would have to lock the memory locations for some period of time to be
able to walk the object table. And I think that’s bad especially when
we’re looking at JRuby allowing folks to run dozens of apps in the same
process and memory space out of the box. We can’t lock things down like
that.

Sorry for the extremely uninitiated and naive question - but when you’re
about to enumerate each object in an application, aren’t you interested
only in this application’s objects anyway? So why would you have to lock
anything about the other ruby apps in the same process? Is that kind of
distinguishing objects impossible on the GC/enumeration level?

mortee

On Oct 28, 9:19 am, Charles Oliver N. [email protected]
wrote:

ObjectSpace is just not compatible with any GC that requires the ability
to move objects around in memory, run in parallel, and so on. It can
never be deterministic unless it can “stop the world”, so it should
not be used for algorithms that require any level of determinism, such
as the test search in test/unit.

This is the exact reason we haven’t yet implemented each_object in
Rubinius yet.

Having a generational GC that moves objects, iterating over all
objects is very,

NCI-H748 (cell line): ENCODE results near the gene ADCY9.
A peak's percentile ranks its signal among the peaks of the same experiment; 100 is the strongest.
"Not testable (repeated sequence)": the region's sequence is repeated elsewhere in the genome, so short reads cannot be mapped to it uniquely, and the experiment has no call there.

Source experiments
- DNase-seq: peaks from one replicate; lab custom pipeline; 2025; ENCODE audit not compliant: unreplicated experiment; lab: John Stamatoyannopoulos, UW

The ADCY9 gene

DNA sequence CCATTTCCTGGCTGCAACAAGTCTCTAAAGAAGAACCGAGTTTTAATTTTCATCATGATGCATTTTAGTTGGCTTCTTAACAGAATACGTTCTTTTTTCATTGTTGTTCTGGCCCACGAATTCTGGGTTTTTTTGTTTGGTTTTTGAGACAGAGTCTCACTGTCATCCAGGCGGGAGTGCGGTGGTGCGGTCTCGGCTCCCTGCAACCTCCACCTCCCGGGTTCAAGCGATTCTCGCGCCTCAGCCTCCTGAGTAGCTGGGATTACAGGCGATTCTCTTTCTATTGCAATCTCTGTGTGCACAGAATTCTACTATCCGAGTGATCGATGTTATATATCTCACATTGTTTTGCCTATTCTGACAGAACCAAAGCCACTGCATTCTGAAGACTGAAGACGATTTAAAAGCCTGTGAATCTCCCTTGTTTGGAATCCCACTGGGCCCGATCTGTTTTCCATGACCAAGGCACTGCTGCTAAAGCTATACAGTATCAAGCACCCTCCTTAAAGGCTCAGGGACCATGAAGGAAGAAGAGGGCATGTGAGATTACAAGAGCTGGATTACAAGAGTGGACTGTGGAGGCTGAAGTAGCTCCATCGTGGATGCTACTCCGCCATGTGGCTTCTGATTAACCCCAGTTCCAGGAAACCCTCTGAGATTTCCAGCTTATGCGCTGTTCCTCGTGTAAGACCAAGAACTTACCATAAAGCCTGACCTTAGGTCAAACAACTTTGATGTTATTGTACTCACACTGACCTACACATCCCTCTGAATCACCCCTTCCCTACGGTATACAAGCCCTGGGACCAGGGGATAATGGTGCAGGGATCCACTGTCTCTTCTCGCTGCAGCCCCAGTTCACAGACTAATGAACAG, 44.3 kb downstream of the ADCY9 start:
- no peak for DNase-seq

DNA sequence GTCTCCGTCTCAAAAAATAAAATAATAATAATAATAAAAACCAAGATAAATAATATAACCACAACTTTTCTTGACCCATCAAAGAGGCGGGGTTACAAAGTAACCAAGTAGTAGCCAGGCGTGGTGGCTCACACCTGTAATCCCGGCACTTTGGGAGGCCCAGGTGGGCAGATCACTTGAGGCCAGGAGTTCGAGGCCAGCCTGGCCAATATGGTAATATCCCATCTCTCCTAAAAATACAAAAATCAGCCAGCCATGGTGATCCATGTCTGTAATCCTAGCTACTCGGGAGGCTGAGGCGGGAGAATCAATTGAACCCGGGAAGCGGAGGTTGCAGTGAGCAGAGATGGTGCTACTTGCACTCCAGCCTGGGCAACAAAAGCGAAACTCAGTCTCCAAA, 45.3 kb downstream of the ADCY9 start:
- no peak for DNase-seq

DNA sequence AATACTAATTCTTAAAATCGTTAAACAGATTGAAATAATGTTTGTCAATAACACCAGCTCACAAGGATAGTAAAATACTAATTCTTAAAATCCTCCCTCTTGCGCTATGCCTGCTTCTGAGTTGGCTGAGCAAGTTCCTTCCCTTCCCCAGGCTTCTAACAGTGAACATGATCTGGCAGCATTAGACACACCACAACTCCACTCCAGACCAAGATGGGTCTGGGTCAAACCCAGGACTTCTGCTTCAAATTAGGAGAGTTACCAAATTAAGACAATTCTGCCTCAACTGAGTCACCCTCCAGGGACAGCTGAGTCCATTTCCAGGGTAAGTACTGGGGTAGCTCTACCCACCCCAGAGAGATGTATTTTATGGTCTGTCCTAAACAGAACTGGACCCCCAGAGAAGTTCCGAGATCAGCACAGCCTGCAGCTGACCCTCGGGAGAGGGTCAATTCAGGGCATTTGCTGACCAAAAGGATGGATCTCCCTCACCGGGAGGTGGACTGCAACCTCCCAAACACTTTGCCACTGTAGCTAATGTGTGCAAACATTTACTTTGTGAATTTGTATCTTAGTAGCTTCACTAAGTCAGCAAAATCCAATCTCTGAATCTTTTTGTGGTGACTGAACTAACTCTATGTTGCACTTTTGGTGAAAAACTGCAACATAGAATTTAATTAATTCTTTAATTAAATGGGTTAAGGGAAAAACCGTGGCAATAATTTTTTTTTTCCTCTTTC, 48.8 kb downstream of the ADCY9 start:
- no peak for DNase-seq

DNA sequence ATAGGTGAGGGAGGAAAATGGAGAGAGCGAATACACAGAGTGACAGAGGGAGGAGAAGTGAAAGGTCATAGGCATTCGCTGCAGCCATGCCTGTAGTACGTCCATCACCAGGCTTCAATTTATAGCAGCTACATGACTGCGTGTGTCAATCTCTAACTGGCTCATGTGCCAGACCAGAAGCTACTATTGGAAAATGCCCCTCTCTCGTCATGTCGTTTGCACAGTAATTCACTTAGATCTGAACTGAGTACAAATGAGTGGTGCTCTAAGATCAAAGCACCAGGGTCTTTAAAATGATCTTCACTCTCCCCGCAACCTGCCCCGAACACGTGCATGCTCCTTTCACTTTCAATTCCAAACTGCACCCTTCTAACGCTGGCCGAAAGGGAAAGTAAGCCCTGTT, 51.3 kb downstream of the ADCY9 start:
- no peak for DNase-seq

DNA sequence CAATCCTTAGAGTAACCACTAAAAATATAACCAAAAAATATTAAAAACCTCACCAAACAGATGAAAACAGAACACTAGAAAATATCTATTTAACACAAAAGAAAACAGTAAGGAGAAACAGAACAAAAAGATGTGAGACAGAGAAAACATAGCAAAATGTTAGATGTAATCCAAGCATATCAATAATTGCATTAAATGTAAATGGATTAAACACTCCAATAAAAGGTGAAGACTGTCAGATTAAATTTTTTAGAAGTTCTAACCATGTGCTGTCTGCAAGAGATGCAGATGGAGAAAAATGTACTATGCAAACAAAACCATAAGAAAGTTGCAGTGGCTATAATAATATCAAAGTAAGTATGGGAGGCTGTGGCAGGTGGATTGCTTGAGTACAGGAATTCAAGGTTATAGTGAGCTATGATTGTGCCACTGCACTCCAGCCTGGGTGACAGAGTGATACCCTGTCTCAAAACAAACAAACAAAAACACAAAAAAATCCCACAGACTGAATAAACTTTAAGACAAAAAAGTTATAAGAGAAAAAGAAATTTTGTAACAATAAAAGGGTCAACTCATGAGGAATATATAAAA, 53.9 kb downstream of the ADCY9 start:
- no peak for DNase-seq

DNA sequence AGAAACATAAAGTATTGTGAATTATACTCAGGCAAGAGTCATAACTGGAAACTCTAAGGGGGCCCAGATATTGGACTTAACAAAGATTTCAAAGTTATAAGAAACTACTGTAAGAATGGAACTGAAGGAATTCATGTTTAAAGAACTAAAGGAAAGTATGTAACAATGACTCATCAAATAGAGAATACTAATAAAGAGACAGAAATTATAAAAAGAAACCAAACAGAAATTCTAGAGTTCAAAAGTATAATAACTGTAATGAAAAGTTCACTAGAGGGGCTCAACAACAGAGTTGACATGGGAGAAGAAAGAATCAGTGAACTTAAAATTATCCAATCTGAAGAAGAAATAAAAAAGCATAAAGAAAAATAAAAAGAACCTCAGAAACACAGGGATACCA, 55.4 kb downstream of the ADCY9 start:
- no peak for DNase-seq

very non-deterministic unless the GC is totally turned off while
objects are walked.

Thats at least an option we have that we may roll with for the initial
release, but
it’s less than ideal.

I think of each_object as very much a MRI implementation feature that
the rest of us
implementors struggle to implement. Because of this, the community and
core members of
each implementation need to really beginning discussing whether or not
each_object is a
Ruby feature or an MRI feature.

  • Evan

Charles Oliver N. wrote:

I’d be surprised if shell worked 100% correctly right now anyway, due to
process-control requirements we can’t support well on JVM. But I would
also expect this use of each_object to have a “better” implementation,
and if not it could again be a specific-purpose weak hash for IO streams
(which we almost have already since we want to be able to clean them up
on exit.

Speaking of multiple cases of possible class-specific instance
tracking… isn’t it possible to register your interest in some such
class at some point explicitely from program code - and then any class
could be made enumerable.

mortee

This forum is not affiliated to the Ruby language, Ruby on Rails framework, nor any Ruby applications discussed here.

| Privacy Policy | Terms of Service | Remote Ruby Jobs